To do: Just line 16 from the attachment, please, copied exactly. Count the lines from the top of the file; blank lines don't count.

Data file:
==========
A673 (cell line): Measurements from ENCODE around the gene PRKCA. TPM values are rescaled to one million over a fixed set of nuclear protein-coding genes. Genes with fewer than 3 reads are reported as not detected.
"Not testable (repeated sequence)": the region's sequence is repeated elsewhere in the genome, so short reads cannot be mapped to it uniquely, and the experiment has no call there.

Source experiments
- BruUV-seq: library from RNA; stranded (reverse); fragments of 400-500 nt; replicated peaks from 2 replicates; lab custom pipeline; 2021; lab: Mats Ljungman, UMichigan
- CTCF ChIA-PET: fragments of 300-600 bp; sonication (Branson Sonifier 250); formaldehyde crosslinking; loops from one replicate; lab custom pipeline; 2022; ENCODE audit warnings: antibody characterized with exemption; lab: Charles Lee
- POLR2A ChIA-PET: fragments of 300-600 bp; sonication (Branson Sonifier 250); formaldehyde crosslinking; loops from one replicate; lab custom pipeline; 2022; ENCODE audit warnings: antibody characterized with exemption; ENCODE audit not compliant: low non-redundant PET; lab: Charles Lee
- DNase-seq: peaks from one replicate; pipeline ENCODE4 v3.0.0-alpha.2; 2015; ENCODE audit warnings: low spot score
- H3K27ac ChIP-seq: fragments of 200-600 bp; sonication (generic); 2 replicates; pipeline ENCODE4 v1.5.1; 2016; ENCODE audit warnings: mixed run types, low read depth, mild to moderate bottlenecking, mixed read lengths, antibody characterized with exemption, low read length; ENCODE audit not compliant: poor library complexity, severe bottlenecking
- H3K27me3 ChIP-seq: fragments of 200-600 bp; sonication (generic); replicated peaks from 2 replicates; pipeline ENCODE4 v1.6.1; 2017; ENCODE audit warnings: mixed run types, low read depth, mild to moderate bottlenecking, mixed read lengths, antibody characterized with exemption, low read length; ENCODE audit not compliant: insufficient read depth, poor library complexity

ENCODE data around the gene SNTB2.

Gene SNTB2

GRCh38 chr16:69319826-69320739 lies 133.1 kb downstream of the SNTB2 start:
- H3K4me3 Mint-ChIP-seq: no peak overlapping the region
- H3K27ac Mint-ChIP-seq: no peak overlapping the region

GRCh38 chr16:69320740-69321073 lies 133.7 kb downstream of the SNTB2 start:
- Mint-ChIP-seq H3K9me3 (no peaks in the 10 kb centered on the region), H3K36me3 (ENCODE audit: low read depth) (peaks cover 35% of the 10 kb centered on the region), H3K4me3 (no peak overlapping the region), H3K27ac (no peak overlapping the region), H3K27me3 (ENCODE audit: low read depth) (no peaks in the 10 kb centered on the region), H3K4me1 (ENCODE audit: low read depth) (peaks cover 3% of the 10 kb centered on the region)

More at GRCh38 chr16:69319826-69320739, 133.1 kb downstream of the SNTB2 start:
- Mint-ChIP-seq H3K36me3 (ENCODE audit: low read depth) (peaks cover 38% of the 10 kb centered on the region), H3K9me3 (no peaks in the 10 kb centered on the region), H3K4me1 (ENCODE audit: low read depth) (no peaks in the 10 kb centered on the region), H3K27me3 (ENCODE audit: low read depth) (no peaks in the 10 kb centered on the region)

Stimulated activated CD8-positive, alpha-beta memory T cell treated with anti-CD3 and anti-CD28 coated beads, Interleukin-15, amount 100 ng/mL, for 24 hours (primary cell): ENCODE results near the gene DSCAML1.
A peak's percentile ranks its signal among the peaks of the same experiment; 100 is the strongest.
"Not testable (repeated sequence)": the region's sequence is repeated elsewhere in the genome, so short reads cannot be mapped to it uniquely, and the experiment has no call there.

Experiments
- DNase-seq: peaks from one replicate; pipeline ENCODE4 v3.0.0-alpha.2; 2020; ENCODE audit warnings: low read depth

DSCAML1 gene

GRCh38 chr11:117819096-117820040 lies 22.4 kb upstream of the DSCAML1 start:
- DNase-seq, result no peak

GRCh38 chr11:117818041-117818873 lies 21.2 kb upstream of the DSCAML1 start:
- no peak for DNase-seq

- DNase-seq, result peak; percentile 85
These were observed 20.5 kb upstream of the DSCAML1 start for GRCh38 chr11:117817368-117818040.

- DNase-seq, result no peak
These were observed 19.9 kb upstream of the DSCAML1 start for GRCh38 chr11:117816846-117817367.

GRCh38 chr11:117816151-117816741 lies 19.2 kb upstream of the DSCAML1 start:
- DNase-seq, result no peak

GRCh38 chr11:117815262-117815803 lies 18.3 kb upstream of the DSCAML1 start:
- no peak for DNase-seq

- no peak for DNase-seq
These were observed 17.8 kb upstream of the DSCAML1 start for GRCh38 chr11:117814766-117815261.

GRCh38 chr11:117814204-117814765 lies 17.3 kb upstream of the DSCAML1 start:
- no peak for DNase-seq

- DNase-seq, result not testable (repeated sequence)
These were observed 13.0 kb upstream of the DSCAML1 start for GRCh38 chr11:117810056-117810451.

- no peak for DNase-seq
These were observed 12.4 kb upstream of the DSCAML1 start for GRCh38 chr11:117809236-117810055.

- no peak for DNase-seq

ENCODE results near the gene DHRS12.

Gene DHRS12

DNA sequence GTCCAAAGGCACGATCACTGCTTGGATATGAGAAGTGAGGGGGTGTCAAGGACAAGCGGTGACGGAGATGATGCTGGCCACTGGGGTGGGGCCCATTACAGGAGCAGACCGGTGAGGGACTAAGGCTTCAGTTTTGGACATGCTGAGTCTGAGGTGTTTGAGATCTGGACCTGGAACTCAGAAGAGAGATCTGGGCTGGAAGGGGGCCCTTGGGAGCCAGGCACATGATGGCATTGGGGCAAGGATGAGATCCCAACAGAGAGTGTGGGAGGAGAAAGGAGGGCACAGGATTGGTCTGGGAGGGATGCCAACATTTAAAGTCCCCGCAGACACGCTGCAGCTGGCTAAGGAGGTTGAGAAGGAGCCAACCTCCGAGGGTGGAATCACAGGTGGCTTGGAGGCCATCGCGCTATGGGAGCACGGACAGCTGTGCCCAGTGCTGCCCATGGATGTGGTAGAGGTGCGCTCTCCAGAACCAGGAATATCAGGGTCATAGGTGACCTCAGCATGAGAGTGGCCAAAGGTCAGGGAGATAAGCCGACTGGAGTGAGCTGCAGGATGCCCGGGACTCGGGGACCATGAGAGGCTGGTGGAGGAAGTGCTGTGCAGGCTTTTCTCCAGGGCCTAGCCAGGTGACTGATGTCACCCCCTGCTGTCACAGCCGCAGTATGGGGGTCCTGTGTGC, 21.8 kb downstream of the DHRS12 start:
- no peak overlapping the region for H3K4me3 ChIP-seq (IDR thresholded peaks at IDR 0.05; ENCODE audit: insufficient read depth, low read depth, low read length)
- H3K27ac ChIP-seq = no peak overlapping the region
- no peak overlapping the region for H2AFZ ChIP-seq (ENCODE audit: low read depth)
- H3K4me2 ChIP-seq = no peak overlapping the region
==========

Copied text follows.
- Mint-ChIP-seq H3K9me3 (no peaks in the 10 kb centered on the region), H3K36me3 (ENCODE audit: low read depth) (peaks cover 35% of the 10 kb centered on the region), H3K4me3 (no peak overlapping the region), H3K27ac (no peak overlapping the region), H3K27me3 (ENCODE audit: low read depth) (no peaks in the 10 kb centered on the region), H3K4me1 (ENCODE audit: low read depth) (peaks cover 3% of the 10 kb centered on the region)